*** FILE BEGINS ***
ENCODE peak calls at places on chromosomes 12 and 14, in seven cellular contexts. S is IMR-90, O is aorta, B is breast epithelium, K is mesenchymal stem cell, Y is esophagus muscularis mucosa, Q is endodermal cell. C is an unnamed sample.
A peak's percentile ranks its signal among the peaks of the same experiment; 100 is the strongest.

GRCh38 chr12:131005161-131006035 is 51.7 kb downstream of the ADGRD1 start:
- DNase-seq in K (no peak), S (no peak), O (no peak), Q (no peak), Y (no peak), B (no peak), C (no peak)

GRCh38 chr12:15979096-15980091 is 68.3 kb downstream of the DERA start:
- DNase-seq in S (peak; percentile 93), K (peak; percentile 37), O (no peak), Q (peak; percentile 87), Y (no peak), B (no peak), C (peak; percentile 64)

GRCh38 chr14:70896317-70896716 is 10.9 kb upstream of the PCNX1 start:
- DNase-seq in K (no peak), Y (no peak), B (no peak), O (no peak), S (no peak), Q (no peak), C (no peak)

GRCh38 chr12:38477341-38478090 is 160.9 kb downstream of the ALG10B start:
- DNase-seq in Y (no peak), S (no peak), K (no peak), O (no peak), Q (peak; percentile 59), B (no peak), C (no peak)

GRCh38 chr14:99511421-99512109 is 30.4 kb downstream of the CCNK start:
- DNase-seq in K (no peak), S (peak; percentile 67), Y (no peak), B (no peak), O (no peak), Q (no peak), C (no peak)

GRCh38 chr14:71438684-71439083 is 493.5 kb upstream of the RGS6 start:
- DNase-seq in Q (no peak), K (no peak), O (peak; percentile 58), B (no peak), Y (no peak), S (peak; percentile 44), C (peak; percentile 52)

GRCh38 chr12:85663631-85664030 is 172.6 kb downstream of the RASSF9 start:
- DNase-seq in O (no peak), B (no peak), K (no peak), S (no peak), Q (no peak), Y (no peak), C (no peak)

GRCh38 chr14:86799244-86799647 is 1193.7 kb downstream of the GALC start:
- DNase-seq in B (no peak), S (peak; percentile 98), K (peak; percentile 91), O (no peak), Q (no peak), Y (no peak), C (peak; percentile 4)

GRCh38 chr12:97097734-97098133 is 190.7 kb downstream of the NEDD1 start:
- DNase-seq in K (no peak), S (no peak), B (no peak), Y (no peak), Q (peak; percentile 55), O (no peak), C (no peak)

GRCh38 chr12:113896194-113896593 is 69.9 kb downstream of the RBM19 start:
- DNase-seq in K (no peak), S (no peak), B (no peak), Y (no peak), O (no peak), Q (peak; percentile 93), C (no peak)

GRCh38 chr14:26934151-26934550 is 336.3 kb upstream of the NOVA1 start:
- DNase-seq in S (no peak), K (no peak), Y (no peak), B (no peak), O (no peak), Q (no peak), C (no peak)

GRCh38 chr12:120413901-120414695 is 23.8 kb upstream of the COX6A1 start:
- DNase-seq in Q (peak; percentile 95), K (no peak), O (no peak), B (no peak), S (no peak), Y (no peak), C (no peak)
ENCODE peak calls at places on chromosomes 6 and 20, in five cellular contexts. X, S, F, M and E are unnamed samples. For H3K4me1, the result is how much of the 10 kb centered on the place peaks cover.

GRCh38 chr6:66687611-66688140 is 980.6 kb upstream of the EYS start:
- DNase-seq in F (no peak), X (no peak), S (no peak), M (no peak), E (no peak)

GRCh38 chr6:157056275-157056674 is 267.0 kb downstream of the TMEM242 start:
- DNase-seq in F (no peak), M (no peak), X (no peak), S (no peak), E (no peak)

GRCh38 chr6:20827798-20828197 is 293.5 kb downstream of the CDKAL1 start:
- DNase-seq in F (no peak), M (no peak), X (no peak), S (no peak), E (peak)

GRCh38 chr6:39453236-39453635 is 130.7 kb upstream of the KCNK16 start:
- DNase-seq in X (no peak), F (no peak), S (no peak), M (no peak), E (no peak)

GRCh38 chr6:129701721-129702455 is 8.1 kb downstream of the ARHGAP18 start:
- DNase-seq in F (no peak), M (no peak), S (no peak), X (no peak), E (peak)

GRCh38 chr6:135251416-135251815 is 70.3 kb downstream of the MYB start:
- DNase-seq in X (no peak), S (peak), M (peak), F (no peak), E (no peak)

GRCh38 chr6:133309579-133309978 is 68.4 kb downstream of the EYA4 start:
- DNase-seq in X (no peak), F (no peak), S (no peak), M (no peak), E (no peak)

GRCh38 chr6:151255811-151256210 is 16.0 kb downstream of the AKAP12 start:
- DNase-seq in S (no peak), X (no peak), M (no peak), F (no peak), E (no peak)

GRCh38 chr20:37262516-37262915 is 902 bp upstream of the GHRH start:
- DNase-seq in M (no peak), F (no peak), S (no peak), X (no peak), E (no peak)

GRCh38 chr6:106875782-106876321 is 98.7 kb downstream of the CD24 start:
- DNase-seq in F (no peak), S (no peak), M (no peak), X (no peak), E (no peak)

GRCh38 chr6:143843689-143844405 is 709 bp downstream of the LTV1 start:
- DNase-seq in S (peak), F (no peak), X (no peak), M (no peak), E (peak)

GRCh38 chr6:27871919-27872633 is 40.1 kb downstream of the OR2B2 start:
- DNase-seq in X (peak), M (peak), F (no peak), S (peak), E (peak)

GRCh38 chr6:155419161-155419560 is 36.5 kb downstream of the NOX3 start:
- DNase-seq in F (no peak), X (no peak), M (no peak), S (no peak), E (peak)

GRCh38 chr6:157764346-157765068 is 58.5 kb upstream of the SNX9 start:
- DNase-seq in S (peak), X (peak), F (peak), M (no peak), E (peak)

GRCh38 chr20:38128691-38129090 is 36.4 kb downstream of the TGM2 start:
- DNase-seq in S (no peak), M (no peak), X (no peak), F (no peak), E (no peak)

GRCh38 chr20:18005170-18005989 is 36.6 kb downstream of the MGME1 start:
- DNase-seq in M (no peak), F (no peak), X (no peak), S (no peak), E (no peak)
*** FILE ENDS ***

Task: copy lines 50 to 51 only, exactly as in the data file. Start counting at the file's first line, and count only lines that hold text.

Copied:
GRCh38 chr6:27871919-27872633 is 40.1 kb downstream of the OR2B2 start:
- DNase-seq in X (peak), M (peak), F (no peak), S (peak), E (peak)